6. While we understand that the Government intends that the reforms will be rolled out from 2018, it seems it will be the late 2020s before the regime is in place across the country. We are extremely concerned that the Government has delayed legislation on abstraction reform until the next Parliament, which is likely to result in greater uncertainty and a more expensive transition for abstractors if they are not given sufficient time to adapt their business planning. The important work underway to develop the detailed implementation plan should not hold up the legislative process; instead, the Water Bill should provide for reform to be brought in at a later date by secondary legislation, after sufficient consultation.
Keeping bills affordable and reducing water waste through metering
7. The draft Water Bill should remove red tape that prevents water companies rolling out compulsory metering in areas outside water scarce areas, even where there is a clear business case to do so. Widespread metering, with tariffs to protect the vulnerable, provides a vital foundation for fair, affordable, sustainable and reliable water supplies. Significant reductions in leakage and per capita consumption are unlikely without widespread metering. There is clear evidence of the benefits of metering both to customers and the water environment.  Presently, however, red tape means that only water companies with areas designated as ‘Serious Water Stress’ can install meters on a compulsory basis. Unfortunately, the official designation of Serious Water Stress is a blunt tool, which ignores the many places outside these areas that can face water shortages. Significantly, it also means that customers outside the designated areas are denied the option of widespread metering, when it would be in their best interests as a method of addressing affordability issues and limiting bill rises. The Government and Ofwat are now devolving more power to customers to decide the outcomes of the water price setting process – we believe this should include customer choice over compulsory metering.
A sustainable water sector
8. The draft Water Bill should elevate Ofwat’s duty to sustainable development to a primary duty, to redress the bias towards supply-side measures. Effective demand management is a cornerstone of a sustainable water sector. However, this is not pursued on the level that is needed, partly because the system does not reflect the value of water and is biased to supply side options. The lack of a statutory commitment to demand management in Water for Life means that these decisions have been devolved to companies and customers. The updated Water Resource Management Planning guideline sets out clear requirements on demand management though, which are to be welcomed. Ofwat therefore has a leading role in ensuring the development of a sustainable water sector, characterised by reduced water demand.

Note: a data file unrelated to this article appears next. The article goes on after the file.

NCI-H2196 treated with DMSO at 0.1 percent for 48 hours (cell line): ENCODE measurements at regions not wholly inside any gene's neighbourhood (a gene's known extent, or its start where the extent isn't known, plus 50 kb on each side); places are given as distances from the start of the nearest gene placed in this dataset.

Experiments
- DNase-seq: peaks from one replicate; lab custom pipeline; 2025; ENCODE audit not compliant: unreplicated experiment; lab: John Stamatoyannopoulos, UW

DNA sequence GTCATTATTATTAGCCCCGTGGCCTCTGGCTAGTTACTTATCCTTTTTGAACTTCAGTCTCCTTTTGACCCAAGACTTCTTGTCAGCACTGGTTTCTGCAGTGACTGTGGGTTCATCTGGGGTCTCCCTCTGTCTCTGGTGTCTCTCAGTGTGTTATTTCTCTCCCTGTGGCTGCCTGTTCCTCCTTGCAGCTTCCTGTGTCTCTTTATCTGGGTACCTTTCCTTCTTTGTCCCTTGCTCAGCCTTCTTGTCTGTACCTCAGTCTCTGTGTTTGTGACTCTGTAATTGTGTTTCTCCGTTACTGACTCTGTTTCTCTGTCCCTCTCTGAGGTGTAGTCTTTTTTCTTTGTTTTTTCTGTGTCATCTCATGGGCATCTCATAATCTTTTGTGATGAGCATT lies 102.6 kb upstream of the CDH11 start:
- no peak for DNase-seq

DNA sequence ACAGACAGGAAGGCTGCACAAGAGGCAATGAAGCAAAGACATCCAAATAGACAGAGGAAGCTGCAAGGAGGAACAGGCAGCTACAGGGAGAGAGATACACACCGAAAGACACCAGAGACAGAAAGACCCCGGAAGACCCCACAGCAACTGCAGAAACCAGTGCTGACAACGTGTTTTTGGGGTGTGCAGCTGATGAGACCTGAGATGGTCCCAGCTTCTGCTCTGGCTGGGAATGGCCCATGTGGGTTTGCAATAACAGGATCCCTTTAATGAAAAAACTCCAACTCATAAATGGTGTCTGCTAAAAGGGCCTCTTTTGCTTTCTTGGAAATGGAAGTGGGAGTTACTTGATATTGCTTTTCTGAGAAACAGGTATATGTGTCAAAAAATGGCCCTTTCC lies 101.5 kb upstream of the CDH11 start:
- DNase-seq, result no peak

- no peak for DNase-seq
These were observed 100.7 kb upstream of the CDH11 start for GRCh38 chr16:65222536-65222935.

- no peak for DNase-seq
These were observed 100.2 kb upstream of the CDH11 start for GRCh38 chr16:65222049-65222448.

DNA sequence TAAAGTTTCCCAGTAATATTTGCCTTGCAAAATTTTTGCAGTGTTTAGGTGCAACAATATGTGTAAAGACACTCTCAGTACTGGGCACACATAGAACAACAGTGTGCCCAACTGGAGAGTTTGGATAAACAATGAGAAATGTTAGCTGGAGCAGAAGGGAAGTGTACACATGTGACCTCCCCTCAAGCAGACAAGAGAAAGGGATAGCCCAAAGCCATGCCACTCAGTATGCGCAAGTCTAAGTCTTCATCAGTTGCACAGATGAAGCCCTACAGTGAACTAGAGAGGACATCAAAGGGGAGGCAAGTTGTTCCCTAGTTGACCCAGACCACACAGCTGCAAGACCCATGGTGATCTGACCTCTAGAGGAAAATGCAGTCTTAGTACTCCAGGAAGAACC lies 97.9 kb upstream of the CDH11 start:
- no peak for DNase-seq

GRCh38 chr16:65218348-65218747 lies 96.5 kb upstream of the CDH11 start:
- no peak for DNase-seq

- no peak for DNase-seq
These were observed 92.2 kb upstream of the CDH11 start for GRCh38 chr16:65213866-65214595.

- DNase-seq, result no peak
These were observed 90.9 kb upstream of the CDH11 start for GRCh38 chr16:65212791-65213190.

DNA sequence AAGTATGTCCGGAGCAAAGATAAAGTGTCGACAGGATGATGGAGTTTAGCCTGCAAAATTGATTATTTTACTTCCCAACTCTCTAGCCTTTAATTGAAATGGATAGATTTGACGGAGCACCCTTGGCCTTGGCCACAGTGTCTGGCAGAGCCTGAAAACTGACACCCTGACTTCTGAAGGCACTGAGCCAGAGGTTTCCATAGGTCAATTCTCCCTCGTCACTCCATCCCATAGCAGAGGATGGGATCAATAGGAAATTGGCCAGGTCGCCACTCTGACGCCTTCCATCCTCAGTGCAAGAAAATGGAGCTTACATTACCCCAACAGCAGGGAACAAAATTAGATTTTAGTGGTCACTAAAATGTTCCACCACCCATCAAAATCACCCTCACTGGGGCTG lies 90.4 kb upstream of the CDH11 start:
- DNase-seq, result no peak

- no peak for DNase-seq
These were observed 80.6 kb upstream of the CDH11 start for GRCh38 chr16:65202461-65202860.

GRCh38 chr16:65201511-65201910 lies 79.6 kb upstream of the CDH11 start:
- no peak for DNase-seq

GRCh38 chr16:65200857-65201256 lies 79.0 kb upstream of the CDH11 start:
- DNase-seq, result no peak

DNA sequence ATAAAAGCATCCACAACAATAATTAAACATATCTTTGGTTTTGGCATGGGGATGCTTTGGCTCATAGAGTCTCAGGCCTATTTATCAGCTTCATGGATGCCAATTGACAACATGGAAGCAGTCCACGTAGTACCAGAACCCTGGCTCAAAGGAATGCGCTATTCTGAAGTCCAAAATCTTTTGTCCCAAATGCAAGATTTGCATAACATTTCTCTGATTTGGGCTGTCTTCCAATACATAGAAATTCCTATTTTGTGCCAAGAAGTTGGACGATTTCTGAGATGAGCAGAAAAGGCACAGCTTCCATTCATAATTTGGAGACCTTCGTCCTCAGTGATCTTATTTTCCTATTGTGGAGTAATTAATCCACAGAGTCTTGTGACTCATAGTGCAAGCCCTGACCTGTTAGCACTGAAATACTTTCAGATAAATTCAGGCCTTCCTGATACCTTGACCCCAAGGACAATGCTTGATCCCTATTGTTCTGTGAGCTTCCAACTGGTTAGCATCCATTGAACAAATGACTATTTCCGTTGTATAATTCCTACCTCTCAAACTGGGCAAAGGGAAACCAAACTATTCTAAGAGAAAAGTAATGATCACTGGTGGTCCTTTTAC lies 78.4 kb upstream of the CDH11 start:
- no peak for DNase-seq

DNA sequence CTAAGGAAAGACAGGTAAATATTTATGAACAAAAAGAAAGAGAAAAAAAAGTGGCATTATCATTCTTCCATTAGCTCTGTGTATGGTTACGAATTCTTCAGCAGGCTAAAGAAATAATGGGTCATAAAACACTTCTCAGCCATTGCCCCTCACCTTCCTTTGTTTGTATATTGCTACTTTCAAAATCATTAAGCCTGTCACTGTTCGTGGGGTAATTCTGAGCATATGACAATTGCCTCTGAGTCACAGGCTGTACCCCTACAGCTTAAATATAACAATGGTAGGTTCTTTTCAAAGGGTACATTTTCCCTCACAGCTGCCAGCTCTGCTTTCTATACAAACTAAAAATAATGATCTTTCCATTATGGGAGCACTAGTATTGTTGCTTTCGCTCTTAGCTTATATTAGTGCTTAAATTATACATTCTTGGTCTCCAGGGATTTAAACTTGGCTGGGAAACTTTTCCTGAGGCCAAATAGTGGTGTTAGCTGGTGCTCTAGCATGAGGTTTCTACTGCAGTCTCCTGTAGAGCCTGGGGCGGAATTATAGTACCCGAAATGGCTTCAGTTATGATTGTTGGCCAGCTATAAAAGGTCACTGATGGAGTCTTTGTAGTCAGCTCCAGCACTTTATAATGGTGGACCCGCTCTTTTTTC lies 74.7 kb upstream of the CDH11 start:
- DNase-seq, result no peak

9. Ofwat has a duty to "contribute to the achievement of sustainable development". However, this is a secondary duty, which means that it is ignored if the contributions interfere with Ofwat’s primary duty (i.e. if there are significant financial implications for companies). The practical effect of this, as seen in the 2009 price review, is that Ofwat is forced to strike out investments that would deliver demand management in ‘over abstracted’ areas, or areas in which it would address supply deficits that exist beyond the five-year planning horizon.
10. Giving Ofwat a primary duty to sustainable development would be in line with the primary duty of Ofgem, the energy regulator (a duty which has been critical in driving cultural change both within the regulator and across the energy industry).
About the Blueprint for Water coalition
11. The Blueprint for Water coalition is a unique coalition of environmental, water efficiency, and fishing and angling organisations that is calling on the Government and its agencies to set out the necessary steps to achieve "sustainable water" by 2015 (www.blueprintforwater.org.uk). The Blueprint for Water is a campaign of Wildlife and Countryside Link.
12. This submission is supported by the following 14 organisations:
· Amphibian and Reptile Conservation
· Angling Trust
· Buglife – The Invertebrate Conservation Trust
· Freshwater Biological Association
· Pond Conservation
· Marine Conservation Society
· National Trust
· Royal Society for the Protection of Birds
· Salmon & Trout Association
· The Rivers Trust
· The Wildlife Trusts
· Wildfowl and Wetland Trust
 Walker, A. (2009) The Independent Review of Charging for Household Water and Sewerage Services: final report ; also www.fairnessontap.org.uk .